This Year, Resolve To Keep Your Resolutions!

Should auld acquaintance be forgot,
And never brought to mind?
Then it’s just like your New Years Goals,
You just won’t make the time.

So, yeah. It’s New Year’s Eve! The traditional time of year for making resolutions that we won’t bother to keep. Seriously, a study on the subject of New Year’s resolutions from 1989 found that 23% of people studied had abandoned their resolutions within one week of making them, and 81% had abandoned them within two years. A second study in 2002 found that 54% of people who make New Year’s resolutions will have failed or given up within six months. The good news is, of course, that 96% of people who didn’t make a New Year’s resolution but who had the same goal failed within that same six month period.

Here’s the better news. You don’t have to fail.  I mean, look at those numbers. If you have a New Year’s resolution, you’re already ahead of the game. You’ve got a much better chance of success, simply because you have committed yourself to doing something. And you’ve got a 77% chance of continuing that goal for at least a week, a 46% chance of still working on it in six months, and a 19% chance of still doing it within two years. In other words, you can do this. And there are things you can do to increase your odds of success.

First, have a concrete goal. This is essential. You need to be able to articulate exactly what your goal is, and it needs to be measurable. “I want to lose weight” is a bad goal. “I want to lose two hundred pounds” is a better goal, because you have a concrete target in mind. If you can put a deadline on it, so much the better: “I want to lose two hundred pounds in two years” is really good.

Second, create an action plan. Take that goal, and figure out what you need to do (or at least what you think you need to do) to achieve it. I recommend breaking it down until you have measurable daily goals, and progress benchmarks. That way, you know exactly what you need to do each day to meet that goal, and you have signs that indicate progress.

Third, recognize that the action plan may need to change. If you are working towards a goal, it is almost by definition something that you aren’t already doing. So you probably don’t know quite how to do it. Your action plan represents your best idea(s) of how to achieve your goal, but you’re going to learn a lot as you work on your goal. So be ready to update, modify, or even rewrite your action plan as needed to make sure you are achieving your goal.

Fourth, find some accountability. You will need some way to keep yourself responsible for your action plan. Use a journal to keep track of your progress. Use a phone app (I like Habitica, because I’m a nerd). Find a friend or loved one who will be your accountability partner. It doesn’t matter exactly what you use, but you will need something or someone to remind you that you have a goal – especially early on, when you’re still getting in the habit of working on the goal.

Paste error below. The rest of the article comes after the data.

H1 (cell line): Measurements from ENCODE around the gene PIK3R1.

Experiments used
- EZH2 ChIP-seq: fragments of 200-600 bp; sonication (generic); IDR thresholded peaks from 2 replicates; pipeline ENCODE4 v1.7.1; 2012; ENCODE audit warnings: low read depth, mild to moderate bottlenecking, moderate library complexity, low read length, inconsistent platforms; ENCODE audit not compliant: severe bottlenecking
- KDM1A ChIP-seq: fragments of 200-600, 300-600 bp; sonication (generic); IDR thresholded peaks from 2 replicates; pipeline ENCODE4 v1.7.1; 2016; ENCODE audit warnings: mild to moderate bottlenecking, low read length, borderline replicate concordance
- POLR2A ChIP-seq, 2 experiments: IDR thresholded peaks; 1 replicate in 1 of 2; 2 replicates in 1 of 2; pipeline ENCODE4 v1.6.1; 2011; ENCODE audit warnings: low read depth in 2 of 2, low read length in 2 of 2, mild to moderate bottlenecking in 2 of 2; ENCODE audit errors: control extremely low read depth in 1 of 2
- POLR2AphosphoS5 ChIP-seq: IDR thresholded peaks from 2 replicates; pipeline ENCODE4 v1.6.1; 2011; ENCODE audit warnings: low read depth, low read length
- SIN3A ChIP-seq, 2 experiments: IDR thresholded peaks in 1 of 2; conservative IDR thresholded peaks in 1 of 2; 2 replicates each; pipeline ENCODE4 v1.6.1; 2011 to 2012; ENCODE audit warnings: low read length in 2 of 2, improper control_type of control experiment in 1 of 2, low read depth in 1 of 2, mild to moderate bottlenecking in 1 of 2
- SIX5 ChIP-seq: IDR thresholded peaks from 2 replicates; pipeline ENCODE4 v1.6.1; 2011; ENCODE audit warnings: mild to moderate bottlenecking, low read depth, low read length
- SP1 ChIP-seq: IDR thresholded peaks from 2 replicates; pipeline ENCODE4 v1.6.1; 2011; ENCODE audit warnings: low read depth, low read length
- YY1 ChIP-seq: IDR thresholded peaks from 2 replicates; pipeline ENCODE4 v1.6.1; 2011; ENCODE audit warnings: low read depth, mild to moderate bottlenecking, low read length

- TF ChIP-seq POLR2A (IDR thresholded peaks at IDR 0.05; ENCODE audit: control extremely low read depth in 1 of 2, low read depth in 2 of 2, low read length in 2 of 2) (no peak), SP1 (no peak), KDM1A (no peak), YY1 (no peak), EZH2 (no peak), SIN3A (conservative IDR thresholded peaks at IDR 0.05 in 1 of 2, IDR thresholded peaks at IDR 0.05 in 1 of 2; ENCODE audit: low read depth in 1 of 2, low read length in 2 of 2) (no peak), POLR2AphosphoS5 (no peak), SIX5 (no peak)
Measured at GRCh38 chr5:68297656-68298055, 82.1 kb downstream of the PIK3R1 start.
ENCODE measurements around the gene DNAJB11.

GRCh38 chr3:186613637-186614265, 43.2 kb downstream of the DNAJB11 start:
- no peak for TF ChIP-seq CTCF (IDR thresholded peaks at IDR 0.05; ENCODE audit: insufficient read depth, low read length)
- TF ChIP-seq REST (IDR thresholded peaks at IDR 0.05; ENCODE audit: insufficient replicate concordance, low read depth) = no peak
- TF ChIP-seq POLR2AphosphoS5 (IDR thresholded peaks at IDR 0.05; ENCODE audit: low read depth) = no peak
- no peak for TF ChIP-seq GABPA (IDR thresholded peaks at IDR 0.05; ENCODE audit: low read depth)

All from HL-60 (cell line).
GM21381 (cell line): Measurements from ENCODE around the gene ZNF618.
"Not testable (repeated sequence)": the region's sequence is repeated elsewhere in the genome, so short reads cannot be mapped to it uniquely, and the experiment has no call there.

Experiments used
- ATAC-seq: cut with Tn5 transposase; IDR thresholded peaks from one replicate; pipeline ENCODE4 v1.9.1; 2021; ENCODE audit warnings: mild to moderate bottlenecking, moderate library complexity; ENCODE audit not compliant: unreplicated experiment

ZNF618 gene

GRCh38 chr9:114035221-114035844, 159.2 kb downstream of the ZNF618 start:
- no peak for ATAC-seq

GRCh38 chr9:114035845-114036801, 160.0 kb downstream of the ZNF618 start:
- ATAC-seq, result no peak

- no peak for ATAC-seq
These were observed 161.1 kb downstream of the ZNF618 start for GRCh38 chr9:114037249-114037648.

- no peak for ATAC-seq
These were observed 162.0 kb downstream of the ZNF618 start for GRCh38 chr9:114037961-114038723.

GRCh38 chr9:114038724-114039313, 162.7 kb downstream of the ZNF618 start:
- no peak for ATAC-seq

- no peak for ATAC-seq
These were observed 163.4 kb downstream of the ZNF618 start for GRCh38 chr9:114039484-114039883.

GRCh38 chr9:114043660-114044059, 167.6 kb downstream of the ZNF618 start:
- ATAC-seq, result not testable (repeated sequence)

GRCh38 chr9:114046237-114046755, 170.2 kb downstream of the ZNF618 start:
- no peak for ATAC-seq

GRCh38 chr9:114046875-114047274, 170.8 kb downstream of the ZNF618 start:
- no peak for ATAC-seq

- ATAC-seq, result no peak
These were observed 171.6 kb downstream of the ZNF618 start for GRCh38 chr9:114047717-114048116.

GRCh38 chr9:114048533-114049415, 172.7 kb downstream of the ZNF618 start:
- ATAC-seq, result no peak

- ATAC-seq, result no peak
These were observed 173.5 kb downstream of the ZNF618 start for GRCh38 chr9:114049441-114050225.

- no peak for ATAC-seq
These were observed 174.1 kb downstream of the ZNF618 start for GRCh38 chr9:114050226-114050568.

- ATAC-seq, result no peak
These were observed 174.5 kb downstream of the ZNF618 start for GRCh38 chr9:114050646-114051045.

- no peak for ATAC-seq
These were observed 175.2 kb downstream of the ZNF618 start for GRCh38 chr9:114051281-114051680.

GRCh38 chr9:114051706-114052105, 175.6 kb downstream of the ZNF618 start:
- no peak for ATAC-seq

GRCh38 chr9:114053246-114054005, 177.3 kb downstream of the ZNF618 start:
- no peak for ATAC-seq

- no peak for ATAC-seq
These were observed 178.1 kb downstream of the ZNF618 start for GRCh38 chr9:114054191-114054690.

Fifth, find a cheerleader. Sure, you need help keeping on task. But you also need help remembering that you’re actually making progress. It’s really easy to miss the improvements you’re making, because you’re with yourself all day and you don’t see the little changes. So find someone who is willing to (realistically) help you see the positive changes and the progress you’re making. If that someone is also your accountability, so much the better!

Sixth, memento mori. Remember, you are mortal. You will make a mistake. You will slack off. You’re human. But remember that it isn’t the end of the world. You’ve got a goal of running a marathon, and you just can’t drag yourself out of bed one morning to go run five miles? It happens. But don’t let that one moment of failure wreck your goal. Take advice from a child learning to walk: when you fall, scream and cry for a minute or two. Then pull yourself back up, and toddle along some more while holding onto something for balance. Sure, you’ll fall down again. But soon, you’ll be toddling along without holding on to anything. And then you’ll be walking, and even running.

And there is a hand, my trusty friend,
And give us a hand of yours,
And we will take a goodwill drink
For auld lang syne!

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